Excluding these two cases, explains Saes, “the economic thinking that developed here was almost always a response to practical questions faced by people in academia, the market, or government.” “This is how the themes of industrialization, the balance of payments, poverty and inequality, and the structure of an agrarian, exporting country emerge. These problems were confronted using interpretation models imported from industrialized economies with very different economic structures,” he adds.
Salomão points out that because the conditions under which Brazilian finances and the country’s productive sectors were managed never perfectly corresponded to what the theories developed in more advanced nations prescribed, there was always a need to “tropicalize” economic ideas and principles. During the nineteenth century, one of the first “victims of tropicalization” was the gold standard, the system upon which the relative value of the world’s currency throughout the nineteenth century—and part of the twentieth—was founded. Under this system, the amount of currency in circulation should correspond to the gold that the country has in its reserves, according to a previously fixed rate. “The gold standard was an impossible reality to maintain for a country with a highly deficit balance of payments. It was a rule that, practically, was not to be followed. The exchange rate was stipulated in 1846, but it was always an exception,” adds Salomão.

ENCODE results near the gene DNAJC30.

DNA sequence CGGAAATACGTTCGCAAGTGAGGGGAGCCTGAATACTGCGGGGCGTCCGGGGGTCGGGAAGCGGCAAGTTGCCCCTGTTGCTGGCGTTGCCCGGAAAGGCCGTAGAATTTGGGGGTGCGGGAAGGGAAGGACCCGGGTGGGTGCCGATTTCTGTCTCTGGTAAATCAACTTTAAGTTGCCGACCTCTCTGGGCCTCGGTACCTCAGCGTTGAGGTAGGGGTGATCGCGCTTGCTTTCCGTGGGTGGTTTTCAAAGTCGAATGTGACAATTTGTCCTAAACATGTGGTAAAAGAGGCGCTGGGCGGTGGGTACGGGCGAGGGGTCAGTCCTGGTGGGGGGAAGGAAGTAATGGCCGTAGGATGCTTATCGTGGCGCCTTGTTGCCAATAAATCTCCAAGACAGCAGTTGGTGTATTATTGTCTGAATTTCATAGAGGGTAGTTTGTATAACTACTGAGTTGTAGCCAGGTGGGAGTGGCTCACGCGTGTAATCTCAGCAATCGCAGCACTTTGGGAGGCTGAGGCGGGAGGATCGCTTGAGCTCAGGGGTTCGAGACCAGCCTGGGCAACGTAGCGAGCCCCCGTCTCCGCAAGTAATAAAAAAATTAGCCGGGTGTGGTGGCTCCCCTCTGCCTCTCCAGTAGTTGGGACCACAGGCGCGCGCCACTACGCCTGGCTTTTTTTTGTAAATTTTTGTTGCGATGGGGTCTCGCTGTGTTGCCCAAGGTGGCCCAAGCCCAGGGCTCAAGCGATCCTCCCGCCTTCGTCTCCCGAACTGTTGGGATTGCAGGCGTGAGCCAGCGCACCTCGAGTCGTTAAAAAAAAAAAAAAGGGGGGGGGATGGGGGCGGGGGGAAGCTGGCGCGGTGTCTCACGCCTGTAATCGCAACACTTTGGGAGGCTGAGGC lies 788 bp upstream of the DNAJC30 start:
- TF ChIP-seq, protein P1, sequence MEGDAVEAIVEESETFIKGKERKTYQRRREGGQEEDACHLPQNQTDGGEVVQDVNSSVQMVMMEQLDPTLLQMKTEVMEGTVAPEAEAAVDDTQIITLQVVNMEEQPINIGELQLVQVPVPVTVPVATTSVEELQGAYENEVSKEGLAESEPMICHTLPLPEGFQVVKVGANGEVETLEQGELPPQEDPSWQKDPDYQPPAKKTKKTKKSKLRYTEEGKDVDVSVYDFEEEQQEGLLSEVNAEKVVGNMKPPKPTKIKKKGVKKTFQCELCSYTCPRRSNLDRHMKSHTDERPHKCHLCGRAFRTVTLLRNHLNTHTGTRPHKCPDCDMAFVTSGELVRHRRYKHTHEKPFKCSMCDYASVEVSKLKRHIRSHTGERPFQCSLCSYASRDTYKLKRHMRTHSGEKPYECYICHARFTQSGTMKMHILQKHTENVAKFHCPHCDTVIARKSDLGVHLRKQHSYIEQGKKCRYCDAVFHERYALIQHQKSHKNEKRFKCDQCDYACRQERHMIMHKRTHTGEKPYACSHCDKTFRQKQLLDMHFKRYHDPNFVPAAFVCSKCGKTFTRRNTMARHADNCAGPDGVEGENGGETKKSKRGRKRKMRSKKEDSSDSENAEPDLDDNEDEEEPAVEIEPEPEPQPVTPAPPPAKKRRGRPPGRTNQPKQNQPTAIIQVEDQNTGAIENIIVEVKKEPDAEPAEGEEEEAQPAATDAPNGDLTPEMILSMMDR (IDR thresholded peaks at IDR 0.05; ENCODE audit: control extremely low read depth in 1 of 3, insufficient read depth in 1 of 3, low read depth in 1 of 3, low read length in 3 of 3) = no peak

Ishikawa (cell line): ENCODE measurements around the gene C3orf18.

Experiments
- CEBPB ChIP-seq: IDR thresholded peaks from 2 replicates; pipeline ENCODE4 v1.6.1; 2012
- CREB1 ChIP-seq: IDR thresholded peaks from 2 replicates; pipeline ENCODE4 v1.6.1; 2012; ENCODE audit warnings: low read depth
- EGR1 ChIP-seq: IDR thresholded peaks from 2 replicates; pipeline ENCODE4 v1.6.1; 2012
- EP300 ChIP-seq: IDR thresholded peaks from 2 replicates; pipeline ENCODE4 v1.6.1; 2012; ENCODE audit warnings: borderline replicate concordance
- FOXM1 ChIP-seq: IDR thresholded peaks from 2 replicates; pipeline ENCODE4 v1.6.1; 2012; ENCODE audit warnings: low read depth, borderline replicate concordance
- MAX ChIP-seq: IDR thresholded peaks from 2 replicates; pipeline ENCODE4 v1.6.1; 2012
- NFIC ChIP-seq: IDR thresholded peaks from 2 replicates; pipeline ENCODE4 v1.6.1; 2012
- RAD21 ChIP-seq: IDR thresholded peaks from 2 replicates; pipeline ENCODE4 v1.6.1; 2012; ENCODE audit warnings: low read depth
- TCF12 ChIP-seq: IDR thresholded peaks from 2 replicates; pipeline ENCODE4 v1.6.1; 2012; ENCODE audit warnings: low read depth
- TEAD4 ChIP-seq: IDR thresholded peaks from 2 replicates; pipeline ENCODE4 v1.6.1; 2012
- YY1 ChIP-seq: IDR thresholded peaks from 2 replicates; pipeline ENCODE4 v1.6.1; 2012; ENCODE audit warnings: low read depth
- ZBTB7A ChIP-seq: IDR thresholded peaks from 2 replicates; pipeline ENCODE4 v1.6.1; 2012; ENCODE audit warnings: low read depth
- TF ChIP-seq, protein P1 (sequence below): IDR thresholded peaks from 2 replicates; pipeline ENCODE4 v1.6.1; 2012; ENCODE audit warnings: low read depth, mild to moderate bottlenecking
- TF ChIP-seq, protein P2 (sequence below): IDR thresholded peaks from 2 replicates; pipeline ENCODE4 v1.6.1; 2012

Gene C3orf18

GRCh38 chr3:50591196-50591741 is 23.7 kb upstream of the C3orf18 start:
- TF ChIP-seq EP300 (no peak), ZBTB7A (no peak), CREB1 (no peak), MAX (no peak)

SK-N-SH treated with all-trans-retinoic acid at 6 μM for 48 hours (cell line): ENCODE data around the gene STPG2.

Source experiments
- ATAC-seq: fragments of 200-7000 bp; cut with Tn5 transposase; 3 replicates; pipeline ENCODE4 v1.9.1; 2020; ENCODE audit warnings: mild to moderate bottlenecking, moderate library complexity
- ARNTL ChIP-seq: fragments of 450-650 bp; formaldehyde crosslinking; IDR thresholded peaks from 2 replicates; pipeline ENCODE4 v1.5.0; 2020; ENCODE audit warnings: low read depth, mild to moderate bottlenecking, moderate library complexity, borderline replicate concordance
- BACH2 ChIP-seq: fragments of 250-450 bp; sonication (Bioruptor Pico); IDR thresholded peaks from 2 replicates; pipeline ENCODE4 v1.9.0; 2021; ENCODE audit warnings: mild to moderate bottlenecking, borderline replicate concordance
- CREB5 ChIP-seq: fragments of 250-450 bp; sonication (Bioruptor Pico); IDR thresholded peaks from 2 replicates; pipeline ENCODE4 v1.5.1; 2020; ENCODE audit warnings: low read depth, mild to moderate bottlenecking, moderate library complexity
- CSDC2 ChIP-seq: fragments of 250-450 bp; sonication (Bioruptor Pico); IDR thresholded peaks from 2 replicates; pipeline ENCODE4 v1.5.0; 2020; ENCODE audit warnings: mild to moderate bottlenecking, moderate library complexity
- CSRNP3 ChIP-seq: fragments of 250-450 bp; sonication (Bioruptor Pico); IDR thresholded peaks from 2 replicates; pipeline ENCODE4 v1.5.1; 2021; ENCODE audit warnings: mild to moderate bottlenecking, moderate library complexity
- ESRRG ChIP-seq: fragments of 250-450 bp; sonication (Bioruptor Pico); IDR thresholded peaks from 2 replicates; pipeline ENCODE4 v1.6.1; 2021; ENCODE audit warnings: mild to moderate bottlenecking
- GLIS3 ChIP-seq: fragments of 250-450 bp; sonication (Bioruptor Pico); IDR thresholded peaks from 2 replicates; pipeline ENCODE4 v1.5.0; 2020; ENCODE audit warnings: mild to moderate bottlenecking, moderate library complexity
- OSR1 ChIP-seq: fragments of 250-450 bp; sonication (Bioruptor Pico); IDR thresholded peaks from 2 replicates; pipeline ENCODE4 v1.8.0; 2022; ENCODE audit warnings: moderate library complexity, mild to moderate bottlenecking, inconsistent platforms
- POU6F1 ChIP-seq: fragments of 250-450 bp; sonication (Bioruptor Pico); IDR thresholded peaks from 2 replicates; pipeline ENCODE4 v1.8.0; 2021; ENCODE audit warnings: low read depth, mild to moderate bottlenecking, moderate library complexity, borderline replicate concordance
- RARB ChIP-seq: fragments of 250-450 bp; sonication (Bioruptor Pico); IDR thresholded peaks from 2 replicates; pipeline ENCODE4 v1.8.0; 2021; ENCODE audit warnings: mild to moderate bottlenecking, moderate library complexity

Referring to Eugênio Gudin Filho (1886–1986), Cruz e Silva notes that Gudin’s experience as minister “showed him that forces outside the textbook are sometimes too great to be ignored.” Pressured by the conditions under the government of President Café Filho (1899–1970), who took office after Vargas’ suicide, Gudin, the economist who vigorously defended the free market had to accept measures of state intervention in the economy. “In the textbook, the economic system appears as an island separate from everything else that happens in society. From the moment someone assumes the role of policy maker they must deal with social interactions, which transcend the economic system. Then the question becomes: what is the limit of what he will accept? Where does he draw the line for what he will no longer be a part of?” asks Cruz e Silva. In Gudin’s case, pressure against his anti-inflationary policy led him to resign.